Q: In the case of vehicles, what happens with the title?
A: When you turn in a vehicle or piece of equipment that carries a title with it, you will need to sign off on that title (click here for instructions on how to do this), and when the vehicle sells, we will provide the title to the new owner, so they can get the item registered and titled in their name.

Q: How and when will I be reimbursed for the sale of my items?
A: Your agency will be reimbursed by check, and typically takes 1-2 weeks from the time your item is paid for.

Q: I just need for my items to go away, and don't expect any proceeds back from the sale of my items.
A: This is called a "Donation". We will do all the regular marketing to sell the item, but we will keep all of the proceeds.

Q: How do I get my items to you, in order for you to sell them?
A: You can make the arrangements to have your items brought in (your truck, a moving company, etc), or surplus property has a truck and driver and, for a fee, can arrange to have your items taken away.

Q: There is no way I can get my items to you for you to sell. Any suggestions?
A: Sometimes, whether due to the size of the item, the geographic location, etc., it becomes difficult or impossible to bring an item to the Property Disposition Center for us to sell. In this situation, we can sell your items on-site. You would need to make someone available to answer questions, show the items to prospective bidders, take digital images and write descriptions to allow our posting staff to list the items online.

Q: I have no way of loading at my location (Forklifts, loading docks, etc). What do we do?
A: This is good information to relay to the surplus property staff, so we can make this clear in the listing description. We can stipulate that the items are "as-is, where-is", which places the burden of loading onto the successful bidder. This applies to any special circumstances that might affect the sale, and makes for a positive and enjoyable experience for everyone involved.

Q: What can't Surplus Property sell?
A: There isn't too much that surplus property can't sell. Currently, surplus property cannot sell weapons or ammunition, unprocessed computer equipment (we currently have a sub-contractor that processes all electronic items, and surplus property has an outlet store for computers), counterfeit items (i.e., fake Rolex watches), and common sense-type items (hazardous waste, radioactive items, etc), .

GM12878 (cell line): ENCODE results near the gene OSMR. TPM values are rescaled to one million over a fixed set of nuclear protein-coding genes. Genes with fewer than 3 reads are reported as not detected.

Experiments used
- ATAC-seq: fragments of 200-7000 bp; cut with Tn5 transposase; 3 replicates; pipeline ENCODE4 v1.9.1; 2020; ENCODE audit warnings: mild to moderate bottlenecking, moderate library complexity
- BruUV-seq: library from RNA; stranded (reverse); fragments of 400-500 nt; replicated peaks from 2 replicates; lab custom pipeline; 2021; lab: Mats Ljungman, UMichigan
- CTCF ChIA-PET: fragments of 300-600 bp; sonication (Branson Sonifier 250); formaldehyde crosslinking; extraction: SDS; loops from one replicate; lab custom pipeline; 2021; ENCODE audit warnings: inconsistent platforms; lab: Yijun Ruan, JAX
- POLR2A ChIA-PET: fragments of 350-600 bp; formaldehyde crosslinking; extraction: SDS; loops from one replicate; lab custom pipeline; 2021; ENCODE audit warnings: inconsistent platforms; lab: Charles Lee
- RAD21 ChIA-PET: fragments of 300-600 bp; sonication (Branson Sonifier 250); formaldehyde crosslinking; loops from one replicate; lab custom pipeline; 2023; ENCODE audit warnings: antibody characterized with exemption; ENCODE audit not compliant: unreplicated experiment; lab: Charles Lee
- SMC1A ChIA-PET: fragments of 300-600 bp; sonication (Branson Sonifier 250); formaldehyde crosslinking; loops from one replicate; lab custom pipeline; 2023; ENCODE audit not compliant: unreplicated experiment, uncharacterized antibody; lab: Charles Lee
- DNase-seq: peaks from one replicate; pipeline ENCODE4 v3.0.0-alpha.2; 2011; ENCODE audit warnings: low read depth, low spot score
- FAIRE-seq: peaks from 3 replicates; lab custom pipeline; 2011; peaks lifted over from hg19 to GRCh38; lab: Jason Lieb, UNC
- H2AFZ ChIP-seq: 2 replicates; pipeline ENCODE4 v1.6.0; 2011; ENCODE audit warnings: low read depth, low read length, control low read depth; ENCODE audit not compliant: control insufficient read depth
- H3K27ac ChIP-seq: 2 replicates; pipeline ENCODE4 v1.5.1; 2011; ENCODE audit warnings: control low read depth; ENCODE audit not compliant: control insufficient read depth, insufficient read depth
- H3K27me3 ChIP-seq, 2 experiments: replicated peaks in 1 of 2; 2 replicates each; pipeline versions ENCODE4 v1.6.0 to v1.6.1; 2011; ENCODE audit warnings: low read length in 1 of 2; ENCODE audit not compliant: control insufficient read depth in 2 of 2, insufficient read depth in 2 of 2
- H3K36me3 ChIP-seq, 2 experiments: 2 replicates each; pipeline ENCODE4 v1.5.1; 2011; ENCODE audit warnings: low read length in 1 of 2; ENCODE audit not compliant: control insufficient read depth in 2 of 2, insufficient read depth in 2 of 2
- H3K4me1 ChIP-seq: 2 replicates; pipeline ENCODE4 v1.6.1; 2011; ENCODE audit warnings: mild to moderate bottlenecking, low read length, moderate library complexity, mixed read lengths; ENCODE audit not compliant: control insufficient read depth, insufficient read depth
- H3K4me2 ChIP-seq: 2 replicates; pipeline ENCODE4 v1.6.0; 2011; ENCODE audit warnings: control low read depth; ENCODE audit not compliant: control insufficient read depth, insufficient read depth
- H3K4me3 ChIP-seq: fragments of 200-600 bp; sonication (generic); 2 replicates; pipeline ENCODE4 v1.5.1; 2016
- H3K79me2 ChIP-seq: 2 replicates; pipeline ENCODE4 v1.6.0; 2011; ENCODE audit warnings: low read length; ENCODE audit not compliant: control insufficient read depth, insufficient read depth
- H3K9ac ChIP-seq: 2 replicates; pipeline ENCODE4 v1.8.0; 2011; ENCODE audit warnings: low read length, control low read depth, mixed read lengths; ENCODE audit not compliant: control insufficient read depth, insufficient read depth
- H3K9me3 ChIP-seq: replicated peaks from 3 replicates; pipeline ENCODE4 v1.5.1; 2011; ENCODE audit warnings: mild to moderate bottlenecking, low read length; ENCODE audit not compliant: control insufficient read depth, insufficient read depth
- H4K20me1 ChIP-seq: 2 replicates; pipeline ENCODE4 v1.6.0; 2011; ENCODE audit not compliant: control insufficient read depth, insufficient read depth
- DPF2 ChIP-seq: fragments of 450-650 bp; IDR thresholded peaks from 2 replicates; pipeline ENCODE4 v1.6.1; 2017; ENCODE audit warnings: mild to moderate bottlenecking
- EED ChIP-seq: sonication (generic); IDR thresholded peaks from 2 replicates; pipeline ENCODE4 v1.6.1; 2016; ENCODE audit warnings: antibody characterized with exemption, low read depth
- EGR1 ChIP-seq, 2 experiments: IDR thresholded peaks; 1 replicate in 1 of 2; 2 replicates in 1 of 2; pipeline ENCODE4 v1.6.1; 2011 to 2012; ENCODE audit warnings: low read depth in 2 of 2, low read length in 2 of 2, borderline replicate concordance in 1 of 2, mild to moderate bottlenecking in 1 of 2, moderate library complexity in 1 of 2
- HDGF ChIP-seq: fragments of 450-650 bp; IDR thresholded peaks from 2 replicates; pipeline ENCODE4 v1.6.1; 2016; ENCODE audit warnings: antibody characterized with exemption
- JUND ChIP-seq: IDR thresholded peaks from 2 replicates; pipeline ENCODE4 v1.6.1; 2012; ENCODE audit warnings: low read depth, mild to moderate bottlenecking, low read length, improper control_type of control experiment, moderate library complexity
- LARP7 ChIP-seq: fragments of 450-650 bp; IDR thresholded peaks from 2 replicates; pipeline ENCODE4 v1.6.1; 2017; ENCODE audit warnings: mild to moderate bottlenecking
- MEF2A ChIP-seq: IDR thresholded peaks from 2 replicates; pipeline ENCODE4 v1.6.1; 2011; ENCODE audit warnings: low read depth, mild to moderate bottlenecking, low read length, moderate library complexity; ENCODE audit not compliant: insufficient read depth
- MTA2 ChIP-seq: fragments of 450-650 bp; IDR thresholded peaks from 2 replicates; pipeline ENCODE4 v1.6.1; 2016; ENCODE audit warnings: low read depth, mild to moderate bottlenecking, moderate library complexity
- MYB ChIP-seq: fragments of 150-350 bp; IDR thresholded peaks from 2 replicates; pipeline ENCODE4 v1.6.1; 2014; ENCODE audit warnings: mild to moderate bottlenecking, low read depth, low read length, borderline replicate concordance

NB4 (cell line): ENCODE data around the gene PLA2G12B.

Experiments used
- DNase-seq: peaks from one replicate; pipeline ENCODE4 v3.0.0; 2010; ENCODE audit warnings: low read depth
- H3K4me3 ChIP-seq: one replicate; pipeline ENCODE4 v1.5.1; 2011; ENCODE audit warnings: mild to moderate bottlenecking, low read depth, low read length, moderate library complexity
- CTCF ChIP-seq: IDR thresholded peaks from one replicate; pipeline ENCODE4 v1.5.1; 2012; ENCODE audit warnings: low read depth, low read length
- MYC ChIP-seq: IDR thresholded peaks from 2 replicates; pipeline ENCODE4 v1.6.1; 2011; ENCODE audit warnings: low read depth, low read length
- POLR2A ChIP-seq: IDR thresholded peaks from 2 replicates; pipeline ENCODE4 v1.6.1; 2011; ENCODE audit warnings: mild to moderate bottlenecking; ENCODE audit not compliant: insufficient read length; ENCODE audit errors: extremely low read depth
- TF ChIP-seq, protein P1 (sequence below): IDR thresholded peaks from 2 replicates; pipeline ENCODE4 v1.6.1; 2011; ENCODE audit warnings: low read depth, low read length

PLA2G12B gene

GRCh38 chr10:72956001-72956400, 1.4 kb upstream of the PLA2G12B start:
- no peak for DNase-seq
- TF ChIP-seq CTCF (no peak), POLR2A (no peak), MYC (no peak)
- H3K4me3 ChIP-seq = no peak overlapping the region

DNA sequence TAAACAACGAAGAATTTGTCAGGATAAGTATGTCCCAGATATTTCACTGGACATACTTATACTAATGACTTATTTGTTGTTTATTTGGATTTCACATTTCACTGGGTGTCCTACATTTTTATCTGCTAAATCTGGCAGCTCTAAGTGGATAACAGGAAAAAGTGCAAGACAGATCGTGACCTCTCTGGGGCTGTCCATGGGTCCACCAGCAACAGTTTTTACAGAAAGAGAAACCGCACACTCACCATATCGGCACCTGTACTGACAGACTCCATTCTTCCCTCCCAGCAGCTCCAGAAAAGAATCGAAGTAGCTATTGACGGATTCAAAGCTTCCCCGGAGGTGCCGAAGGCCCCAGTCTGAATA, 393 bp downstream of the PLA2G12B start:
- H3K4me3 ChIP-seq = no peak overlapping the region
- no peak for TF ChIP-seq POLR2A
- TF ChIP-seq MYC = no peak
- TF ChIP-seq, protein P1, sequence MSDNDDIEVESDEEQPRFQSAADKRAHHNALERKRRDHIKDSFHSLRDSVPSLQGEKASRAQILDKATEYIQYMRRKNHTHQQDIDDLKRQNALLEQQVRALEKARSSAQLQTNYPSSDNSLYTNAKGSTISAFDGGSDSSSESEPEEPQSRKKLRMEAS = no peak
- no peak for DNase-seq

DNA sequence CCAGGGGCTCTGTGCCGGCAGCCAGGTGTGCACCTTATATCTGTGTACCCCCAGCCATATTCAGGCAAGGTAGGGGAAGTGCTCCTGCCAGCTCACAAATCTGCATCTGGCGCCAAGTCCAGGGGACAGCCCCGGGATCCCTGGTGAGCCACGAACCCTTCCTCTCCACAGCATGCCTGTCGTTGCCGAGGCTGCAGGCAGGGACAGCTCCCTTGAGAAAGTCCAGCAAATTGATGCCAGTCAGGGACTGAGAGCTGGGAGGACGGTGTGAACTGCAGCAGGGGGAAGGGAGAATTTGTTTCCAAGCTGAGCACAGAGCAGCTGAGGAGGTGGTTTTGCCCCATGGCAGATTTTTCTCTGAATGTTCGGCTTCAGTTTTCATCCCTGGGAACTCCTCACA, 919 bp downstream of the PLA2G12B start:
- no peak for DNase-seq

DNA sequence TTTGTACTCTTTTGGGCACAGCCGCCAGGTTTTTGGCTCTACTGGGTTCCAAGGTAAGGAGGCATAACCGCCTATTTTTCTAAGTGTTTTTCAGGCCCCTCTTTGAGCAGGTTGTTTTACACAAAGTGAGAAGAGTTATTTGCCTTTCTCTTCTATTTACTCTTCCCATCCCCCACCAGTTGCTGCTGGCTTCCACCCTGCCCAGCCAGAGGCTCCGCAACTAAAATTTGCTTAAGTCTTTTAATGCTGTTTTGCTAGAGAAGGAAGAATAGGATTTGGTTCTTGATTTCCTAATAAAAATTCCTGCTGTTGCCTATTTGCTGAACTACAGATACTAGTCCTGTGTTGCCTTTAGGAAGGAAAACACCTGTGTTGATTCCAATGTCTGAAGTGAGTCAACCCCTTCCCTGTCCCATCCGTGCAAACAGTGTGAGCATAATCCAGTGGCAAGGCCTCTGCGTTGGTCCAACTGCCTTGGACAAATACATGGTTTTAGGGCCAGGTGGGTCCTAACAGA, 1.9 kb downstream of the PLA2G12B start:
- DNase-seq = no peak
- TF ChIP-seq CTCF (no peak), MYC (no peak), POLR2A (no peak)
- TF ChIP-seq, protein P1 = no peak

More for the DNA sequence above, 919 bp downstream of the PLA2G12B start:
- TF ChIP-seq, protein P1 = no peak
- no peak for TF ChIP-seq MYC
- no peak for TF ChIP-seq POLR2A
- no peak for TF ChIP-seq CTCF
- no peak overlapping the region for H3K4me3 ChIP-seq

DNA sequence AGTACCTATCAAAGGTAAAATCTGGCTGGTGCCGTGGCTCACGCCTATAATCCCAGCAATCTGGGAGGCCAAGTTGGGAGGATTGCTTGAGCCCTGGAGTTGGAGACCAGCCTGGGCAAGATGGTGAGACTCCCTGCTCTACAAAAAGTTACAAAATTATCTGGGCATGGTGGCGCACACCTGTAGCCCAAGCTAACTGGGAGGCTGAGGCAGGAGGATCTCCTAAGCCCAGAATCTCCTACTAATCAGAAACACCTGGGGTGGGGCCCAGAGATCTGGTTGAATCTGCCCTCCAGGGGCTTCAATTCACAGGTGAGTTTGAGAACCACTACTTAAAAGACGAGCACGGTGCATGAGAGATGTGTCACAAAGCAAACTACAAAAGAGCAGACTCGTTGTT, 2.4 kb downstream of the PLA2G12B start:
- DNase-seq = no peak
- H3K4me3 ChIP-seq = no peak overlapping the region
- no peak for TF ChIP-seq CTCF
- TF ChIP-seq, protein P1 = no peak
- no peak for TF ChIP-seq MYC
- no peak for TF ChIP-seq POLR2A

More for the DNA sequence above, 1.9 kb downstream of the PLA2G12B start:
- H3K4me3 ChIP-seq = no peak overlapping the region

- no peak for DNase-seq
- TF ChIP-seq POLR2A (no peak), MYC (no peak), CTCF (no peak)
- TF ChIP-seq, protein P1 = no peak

Q: Why are items described as "yellow metal" and "clear stones"?
A: Surplus property does not make any statements regarding an item containing gold, diamonds, and so on. Likewise, we typically do not have items appraised. If a turn-in agency wishes to have items appraised, they are certainly welcome to do this (at their expense), and we will pass this information along to the bidders.

Q: Does Surplus Property have items appraised and/or authenticated?
A: In rare instances, we may have items authenticated or appraised to determine if we can sell it or not, or if it is a truly unique item. An instance where we might have an item authenticated would be in the case of a "Rolex" watch. We cannot sell counterfeit items, and if it was deemed authentic, the item would then be sellable, and we could then maximize the value by marketing accordingly.

Q: My items are (or have the potential) to be high value. What steps are taken to ensure their safety/security?
A: Items of high value are stored in a fire-proof safe, in a fenced area, inside a building with a 24 hour alarm system.

If there are any questions you need answered that have not been addressed here, please feel free to contact Surplus Property personnel by email, or by phone at 503-378-6020.